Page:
Engineering components supplier Bearing Man Group (BMG) will be exhibiting at Grain SA’s Nampo Harvest Day this year being held from May 14 to 17, near Bothaville, in the Free State.
The BMG stand will showcase the company’s range of agricultural components, which has been carefully selected for farmers, to ensure high productivity, low maintenance requirements and extended service life.
“Nampo provides an opportunity for our agriculture team to interact with the local farming community to keep abreast of exact requirements and changing agri-trends,” says BMG agricultural manager Carlo Beukes.He
adds that BMG uses this platform to highlight how important it is for farmers to invest in quality equipment and components to be able to achieve high efficiencies and optimum productivity in all sectors of agriculture.
“Through BMG’s Boer Slim/Smart Farming initiative, which was launched six years ago, BMG’s agriculture experts prove to farmers that the use of high-quality equipment and replacement parts, rather than ‘cheap’ and inferior components, is critical to long-term profitability,” maintains Beukes.
He also highlights that BMG works closely with farmers to help them cope with advancements in agricultural machinery. He adds that farming-sustainability solutions focus on effective food production, the correct use of suitable equipment for specific tasks and the efficient application of the latest technologies.
On display at BMG’s stands – 15 and 16 in the Santam Hall – will be a range of agriculture products from the company’s specialist divisions, including bearings, seals, power transmission, drives and motors, materials handling, tools and fasteners as well as hydraulics and fluid technology.
Of particular interest this year are frequency inverters that produce an optimised power supply to drive an electric motor, allowing the motor to operate under conditions that simulate a full-load response. Since the efficiency of an electric motor peaks at its full load rating, the motor is ‘tricked’ into functioning at optimal efficacy.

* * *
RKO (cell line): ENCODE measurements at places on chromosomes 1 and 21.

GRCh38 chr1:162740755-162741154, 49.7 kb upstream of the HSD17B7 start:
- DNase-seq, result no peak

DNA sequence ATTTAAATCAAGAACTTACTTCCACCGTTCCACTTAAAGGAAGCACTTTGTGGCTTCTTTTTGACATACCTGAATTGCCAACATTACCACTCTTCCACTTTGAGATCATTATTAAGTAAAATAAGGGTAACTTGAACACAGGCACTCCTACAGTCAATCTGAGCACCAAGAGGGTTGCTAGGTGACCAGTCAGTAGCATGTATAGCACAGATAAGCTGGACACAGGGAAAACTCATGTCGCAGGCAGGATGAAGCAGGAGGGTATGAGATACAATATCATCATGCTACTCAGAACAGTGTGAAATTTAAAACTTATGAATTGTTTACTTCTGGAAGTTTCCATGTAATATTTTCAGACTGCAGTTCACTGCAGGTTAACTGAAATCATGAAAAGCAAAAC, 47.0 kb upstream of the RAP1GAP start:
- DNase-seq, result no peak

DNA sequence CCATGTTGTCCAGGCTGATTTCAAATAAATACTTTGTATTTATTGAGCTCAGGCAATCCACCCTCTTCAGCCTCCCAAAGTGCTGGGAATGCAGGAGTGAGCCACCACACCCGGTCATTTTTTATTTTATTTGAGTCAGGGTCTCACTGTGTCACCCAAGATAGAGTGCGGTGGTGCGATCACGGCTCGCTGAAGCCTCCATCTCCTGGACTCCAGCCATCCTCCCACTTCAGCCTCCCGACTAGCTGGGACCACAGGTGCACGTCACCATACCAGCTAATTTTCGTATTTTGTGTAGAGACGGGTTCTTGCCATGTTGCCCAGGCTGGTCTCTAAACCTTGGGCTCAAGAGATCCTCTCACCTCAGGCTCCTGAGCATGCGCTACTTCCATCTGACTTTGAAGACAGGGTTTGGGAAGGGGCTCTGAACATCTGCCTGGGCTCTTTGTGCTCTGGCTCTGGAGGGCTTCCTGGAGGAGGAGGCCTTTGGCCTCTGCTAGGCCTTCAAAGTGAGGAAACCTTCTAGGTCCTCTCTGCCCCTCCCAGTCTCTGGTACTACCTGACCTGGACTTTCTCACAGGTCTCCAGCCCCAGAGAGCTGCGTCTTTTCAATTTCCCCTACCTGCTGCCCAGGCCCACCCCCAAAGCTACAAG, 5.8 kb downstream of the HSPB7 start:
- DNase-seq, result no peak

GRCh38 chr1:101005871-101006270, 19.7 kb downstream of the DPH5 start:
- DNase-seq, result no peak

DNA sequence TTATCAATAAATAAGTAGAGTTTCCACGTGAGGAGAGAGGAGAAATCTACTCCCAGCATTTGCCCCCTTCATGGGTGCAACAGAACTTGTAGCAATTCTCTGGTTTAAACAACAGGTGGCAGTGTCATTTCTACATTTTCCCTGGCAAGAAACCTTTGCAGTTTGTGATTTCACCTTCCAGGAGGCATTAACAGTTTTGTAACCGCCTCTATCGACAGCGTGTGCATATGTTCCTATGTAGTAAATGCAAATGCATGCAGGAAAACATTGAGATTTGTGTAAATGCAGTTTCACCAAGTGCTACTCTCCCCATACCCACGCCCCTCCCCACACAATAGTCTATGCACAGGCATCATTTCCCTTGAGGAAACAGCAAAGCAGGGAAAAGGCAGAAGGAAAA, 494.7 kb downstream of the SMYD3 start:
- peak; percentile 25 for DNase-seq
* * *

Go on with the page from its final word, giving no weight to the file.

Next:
Subsequently, high starting currents are drawn by directly connected mains-fed motors, when starting high-inertia loads, such as compressors. The ramp acceleration feature of inverters dynamically controls the gradual acceleration of the load, resulting in reduced power consumption. These frequency inverters, which are easy to programme, have an automatic reset facility.
Additionally, BMG’s Motoline solar inverters for photovoltaic (PV) water pumps, designed for dependable use in agricultural irrigation and water feed systems, will also be on display.
All solar powered systems require a solar inverter to convert direct current (dc) generated by solar panels or other alternative sources, into alternating current (ac). The Motoline P19000-S Solar series inverters for water pumps have integrated Maximum Power Point Tracking algorithms, which support accurate tracking of the PV output, to ensure the best possible power output is achieved.
High-performance features of these solar inverters include dry-run protection, tank water level control and a dual ac and dc supply mode. This series supports ac input connectivity, in addition to the dc input from a PV system, allowing the ac input to feed the drive when the PV supply is limited. A clear light-emitting-diode display indicates the real-time situation and system parameters and the RS485 remote control system enhances the flexibility of the system.
Motoline P19000 Solar inverters have built-in protection and diagnostic mechanisms to provide full electronic protection to the motor and pump system, minimising maintenance requirements and extending the service life of the system.
Beukes concludes that BMG’s working demonstrations at Nampo will showcase how electronic, fluid technology, tools and power transmission components operate competently together, to form an efficient system that enhances productivity and minimises energy consumption.